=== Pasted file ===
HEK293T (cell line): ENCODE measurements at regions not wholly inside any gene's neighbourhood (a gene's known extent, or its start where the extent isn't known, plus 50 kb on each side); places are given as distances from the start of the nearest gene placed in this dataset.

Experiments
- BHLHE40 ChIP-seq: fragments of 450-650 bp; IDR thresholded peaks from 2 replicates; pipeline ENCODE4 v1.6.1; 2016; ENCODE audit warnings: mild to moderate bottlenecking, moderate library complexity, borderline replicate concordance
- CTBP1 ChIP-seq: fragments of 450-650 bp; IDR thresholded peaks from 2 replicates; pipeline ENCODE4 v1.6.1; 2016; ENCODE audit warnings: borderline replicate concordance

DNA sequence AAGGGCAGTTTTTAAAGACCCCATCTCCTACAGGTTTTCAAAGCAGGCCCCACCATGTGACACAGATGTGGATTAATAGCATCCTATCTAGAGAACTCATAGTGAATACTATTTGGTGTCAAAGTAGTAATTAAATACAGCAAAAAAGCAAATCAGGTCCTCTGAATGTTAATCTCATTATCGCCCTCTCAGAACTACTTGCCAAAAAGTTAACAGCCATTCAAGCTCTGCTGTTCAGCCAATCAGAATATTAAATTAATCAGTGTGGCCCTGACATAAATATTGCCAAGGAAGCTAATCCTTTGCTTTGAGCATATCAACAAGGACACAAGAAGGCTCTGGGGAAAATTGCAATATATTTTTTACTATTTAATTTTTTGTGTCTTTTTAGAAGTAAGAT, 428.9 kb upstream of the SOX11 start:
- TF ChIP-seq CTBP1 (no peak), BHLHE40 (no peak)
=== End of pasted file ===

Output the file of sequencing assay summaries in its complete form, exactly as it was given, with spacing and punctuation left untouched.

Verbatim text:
HEK293T (cell line): ENCODE measurements at regions not wholly inside any gene's neighbourhood (a gene's known extent, or its start where the extent isn't known, plus 50 kb on each side); places are given as distances from the start of the nearest gene placed in this dataset.

Experiments
- BHLHE40 ChIP-seq: fragments of 450-650 bp; IDR thresholded peaks from 2 replicates; pipeline ENCODE4 v1.6.1; 2016; ENCODE audit warnings: mild to moderate bottlenecking, moderate library complexity, borderline replicate concordance
- CTBP1 ChIP-seq: fragments of 450-650 bp; IDR thresholded peaks from 2 replicates; pipeline ENCODE4 v1.6.1; 2016; ENCODE audit warnings: borderline replicate concordance

DNA sequence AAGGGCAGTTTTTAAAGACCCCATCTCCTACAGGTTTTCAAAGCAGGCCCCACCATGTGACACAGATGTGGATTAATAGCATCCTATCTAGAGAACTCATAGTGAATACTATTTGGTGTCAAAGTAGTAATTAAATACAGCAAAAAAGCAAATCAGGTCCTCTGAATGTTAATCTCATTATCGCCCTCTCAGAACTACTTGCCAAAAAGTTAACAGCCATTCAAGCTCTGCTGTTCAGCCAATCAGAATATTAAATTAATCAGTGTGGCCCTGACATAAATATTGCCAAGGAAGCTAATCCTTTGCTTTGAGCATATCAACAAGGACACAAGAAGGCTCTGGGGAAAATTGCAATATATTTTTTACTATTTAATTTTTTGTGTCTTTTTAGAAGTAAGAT, 428.9 kb upstream of the SOX11 start:
- TF ChIP-seq CTBP1 (no peak), BHLHE40 (no peak)